How piglet gastric pH development affects gut health
Stomach acidity in young pigs begins at moderate levels and remains relatively high until after weaning, whereas a lower post-weaning pH is required for maximal protein digestion and gut health.
Stomach pH in mature animals is controlled by secretion of hydrochloric acid from gastric mucosa. Hydrochloric acid is a powerful inorganic acid required to initiate protein digestion. It does so by activating the precursor enzyme pepsinogen to its active form, pepsin, the major gastric protease. Mature animals have a relatively low gastric pH (2 to 3, very acidic), which is required for the digestion of plant-derived proteins. An acidic environment also results in the elimination of most pathogens that enter the digestive system through feed and water. Thus, low pH is a prerequisite for efficient feed digestion and good gut health.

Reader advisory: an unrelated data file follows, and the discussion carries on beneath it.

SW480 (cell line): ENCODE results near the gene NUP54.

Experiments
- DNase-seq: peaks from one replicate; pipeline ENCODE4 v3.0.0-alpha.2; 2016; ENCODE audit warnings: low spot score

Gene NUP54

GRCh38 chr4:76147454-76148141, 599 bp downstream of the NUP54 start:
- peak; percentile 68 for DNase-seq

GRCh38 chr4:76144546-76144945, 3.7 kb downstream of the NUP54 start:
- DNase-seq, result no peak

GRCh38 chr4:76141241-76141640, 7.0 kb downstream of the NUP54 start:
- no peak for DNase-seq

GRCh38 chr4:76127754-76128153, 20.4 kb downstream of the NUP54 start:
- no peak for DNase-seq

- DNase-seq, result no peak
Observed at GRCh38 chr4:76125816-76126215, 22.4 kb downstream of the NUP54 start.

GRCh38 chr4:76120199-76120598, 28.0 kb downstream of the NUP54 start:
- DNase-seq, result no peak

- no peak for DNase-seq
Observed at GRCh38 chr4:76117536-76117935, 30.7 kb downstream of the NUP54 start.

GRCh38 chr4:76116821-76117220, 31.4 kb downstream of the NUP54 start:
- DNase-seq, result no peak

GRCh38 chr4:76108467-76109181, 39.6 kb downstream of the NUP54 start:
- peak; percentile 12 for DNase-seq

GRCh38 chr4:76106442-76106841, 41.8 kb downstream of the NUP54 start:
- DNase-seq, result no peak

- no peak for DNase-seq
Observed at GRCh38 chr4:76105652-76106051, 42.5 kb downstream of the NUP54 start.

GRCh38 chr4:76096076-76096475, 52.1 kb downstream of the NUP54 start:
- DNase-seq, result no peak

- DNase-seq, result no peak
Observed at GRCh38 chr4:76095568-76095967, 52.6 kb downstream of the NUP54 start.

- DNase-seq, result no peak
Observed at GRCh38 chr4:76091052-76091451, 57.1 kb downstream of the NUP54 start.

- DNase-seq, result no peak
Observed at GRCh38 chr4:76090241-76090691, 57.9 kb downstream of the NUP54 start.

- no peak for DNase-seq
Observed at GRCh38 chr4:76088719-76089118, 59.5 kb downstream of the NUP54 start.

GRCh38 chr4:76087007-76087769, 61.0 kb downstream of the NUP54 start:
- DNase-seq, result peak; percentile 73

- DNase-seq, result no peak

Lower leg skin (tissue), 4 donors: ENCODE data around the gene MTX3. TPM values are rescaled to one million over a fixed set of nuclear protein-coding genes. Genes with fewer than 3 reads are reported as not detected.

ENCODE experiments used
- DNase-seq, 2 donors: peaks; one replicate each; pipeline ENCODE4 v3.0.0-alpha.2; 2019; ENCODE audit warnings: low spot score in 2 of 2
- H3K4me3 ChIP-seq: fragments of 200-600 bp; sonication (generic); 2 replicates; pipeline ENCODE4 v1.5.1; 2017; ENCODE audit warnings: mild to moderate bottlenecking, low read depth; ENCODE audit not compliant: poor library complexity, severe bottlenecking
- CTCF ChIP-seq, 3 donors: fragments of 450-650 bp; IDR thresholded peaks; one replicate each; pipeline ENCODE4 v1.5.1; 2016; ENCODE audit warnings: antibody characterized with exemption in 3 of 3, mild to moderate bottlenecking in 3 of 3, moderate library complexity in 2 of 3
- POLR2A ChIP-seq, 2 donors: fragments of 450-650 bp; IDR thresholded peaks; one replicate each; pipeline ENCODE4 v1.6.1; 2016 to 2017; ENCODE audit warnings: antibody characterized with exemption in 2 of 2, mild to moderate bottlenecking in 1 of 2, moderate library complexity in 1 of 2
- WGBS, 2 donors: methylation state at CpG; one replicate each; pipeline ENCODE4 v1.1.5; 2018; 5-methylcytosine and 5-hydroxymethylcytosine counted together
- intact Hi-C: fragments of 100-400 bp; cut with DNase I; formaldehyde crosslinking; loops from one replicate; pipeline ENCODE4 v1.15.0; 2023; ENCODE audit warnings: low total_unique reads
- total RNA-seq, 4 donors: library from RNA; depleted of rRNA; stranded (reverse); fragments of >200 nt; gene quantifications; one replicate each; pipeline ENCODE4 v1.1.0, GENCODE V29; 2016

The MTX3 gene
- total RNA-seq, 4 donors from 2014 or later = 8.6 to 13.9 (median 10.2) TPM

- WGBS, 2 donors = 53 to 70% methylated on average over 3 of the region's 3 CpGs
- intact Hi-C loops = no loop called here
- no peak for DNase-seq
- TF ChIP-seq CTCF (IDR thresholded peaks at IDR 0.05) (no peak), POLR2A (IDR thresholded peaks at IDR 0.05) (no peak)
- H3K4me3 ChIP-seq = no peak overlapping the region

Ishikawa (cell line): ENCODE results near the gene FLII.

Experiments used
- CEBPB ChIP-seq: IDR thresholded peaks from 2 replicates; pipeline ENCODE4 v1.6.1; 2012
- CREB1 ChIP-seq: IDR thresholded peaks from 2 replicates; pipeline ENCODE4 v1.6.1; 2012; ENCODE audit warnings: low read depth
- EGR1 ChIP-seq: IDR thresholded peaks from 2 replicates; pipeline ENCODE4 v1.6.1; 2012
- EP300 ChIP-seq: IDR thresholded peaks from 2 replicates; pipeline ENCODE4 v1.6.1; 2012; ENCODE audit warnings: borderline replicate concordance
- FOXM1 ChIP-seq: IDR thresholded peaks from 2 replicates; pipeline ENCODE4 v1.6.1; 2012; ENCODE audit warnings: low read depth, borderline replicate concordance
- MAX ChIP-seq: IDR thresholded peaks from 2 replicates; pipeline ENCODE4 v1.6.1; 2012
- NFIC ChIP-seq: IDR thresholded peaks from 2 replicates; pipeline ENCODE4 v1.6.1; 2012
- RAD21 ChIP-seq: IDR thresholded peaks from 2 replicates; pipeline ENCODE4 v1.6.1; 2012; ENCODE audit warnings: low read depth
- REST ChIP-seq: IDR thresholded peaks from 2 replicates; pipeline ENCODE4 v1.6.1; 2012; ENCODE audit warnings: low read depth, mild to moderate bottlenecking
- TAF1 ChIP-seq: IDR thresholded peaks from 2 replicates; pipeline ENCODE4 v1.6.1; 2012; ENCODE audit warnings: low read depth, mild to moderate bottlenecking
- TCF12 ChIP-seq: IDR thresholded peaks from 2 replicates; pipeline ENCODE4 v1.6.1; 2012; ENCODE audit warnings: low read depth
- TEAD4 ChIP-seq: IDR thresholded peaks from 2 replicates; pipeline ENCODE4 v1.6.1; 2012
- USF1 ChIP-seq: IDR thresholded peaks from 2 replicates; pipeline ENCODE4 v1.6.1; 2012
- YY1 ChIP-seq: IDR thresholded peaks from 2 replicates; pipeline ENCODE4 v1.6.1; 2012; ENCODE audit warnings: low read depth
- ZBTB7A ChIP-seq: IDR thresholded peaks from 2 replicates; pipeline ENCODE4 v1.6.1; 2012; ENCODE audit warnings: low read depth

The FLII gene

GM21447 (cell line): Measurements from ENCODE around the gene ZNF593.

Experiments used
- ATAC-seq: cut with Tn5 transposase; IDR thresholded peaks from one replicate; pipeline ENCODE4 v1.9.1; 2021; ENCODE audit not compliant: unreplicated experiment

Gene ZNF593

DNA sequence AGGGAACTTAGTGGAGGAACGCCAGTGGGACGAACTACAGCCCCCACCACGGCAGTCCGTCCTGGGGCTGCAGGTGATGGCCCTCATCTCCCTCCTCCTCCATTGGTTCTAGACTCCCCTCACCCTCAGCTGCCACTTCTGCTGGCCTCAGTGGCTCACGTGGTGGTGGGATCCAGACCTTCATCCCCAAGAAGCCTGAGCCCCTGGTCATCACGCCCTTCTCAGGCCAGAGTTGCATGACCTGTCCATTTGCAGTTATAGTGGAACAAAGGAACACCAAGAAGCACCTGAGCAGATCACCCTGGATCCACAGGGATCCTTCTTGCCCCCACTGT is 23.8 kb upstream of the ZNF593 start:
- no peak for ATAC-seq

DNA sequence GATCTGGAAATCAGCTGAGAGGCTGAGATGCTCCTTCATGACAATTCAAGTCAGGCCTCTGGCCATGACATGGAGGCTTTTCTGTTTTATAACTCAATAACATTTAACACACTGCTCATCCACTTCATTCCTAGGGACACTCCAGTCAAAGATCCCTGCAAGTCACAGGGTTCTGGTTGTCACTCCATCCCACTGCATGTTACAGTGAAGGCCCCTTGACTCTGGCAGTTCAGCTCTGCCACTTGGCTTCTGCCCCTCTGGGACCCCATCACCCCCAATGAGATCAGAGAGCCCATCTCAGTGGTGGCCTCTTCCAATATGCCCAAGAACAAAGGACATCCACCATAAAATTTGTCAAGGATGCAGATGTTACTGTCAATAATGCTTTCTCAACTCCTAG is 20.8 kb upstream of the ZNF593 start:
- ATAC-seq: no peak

Neonatal pigs have a rather high gastric pH (5 to 6) facilitated by the strong buffering capacity of colostrum. This might appear contradictory to the above, but there is a reason. A more tolerant gastric pH allows passage of ingested environmental bacteria (not all of them are pathogens, after all) from the stomach to the small and large intestines for the establishment of normal gastrointestinal microflora. This is considered essential and even beneficial for the animal’s long-term health. Usually, the predominant beneficial bacteria in the stomach are lacto- and bifido-bacteria, whereas in the intestines there is a mix of bacteria. Nevertheless, after the first few hours of suckling, gastric pH drops to about 4 to remain there until weaning, and in most cases, during the first three to four weeks post-weaning. Afterwards, gastric pH drops gradually until it reaches mature levels (2 to 3).
The benefits of early high pH
A moderate gastric pH of about 4 in suckling pigs is favorable for the activation of chymosin (rennin), the enzyme responsible for milk-clotting in the stomach. Without the action of chymosin, milk would pass quickly and largely undigested in the small intestine where it would serve as substrate to pathogens. Although pepsin, also a protease, can also clot milk, albeit at reduced efficacy than chymosin, the latter (chymosin) has weaker proteolytic activity. This might again appear counterproductive, but it is beneficial as it protects the very important milk immunoglobulins from digestion.